VMware Tanzu Mission Control provides a robust set of capabilities that enables admins to manage their infrastructures efficiently and developers to create clusters according to specified requirements.

VMware Tanzu Mission Control leverages:

  • Cluster API for Lifecycle Management;
  • Velero for backup/recovery;
  • Sonobuoy for configuration control;
  • Contour for ingress control.

Policies and future

In TMC, security policies are flexible and can be assigned either to separate clusters or groups of clusters, thereby sharing the responsibility between developers.

TMC, security policies

Today, Tanzu Mission Control is focused primarily on centralized authentication, access control/permissions, and privilege policies, but, in the future, the goal is to extend policies to areas like the image registry, networking, pod security, quotas, etc.

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Speaking in terms of security, TMC will be able to verify that your clusters are configured and secure, and apply policies so that specific actions are not allowed to happen in the cluster.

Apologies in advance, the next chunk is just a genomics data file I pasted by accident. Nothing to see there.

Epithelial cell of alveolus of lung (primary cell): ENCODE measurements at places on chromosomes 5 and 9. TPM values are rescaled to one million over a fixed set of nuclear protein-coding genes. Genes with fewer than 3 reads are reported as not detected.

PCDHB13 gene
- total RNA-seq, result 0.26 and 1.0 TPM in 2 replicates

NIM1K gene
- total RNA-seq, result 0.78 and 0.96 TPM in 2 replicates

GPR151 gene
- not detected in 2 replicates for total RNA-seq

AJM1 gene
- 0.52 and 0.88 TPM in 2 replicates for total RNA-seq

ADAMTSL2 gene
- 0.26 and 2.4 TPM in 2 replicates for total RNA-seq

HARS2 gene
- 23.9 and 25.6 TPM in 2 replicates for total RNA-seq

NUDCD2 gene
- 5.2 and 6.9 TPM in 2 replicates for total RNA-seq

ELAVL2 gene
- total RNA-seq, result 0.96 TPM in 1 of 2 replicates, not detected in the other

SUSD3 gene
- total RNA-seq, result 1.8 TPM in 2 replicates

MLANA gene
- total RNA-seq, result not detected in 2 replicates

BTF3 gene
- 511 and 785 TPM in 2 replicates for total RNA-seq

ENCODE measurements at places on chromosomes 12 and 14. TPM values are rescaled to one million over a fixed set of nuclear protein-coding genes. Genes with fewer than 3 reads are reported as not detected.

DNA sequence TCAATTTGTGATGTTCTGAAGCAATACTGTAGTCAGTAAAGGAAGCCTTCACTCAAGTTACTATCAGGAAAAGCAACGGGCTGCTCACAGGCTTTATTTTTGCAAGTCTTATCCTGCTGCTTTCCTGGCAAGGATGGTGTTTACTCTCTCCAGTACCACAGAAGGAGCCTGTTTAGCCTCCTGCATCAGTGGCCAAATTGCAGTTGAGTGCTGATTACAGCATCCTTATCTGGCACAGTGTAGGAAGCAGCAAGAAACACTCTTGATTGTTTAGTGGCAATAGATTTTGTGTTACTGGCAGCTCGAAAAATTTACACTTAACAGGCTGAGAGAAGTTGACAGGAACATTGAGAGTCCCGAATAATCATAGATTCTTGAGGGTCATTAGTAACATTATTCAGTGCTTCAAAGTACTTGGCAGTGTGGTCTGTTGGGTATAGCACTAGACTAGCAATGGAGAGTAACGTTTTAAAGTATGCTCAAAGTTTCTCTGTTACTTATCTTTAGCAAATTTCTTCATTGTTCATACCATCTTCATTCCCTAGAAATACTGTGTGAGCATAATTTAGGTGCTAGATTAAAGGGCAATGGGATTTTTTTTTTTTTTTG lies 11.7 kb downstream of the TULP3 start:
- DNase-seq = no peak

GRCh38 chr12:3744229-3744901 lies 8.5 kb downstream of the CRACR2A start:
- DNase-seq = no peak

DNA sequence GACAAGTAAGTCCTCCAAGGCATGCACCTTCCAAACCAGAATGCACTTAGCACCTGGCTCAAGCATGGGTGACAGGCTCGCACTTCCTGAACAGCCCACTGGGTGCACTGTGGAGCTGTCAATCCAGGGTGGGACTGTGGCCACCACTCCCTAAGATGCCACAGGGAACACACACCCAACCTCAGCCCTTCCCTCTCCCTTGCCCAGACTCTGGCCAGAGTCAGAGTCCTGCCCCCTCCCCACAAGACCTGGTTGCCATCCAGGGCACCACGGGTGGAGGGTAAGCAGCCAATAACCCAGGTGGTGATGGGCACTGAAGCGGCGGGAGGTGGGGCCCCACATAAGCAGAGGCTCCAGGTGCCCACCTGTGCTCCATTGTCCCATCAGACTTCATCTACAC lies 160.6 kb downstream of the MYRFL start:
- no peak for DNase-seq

Also, there are certain backup/recovery policies in work so that the admins would be able to make sure that workloads and cluster backups are stored consistently and safely.

Tanzu Mission Control will be integrated into other VMware products and services. Furthermore, a direct connection to Wavefront will be supported (Wavefront provides a full diagnostic and full-stack detail as a SaaS-dashboard integrated into major cloud solutions such as Amazon AWS). You can find more information about Tanzu Mission Control here.

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Alex Samoylenko
Alex Samoylenko
Virtualization technology professional. 10 years ago he built #1 website on virtualization in Russia. Alex runs his own virtualization-focused company VMC. He is a CEO of a mobile game publisher Nova Games and a CEO of an international dating site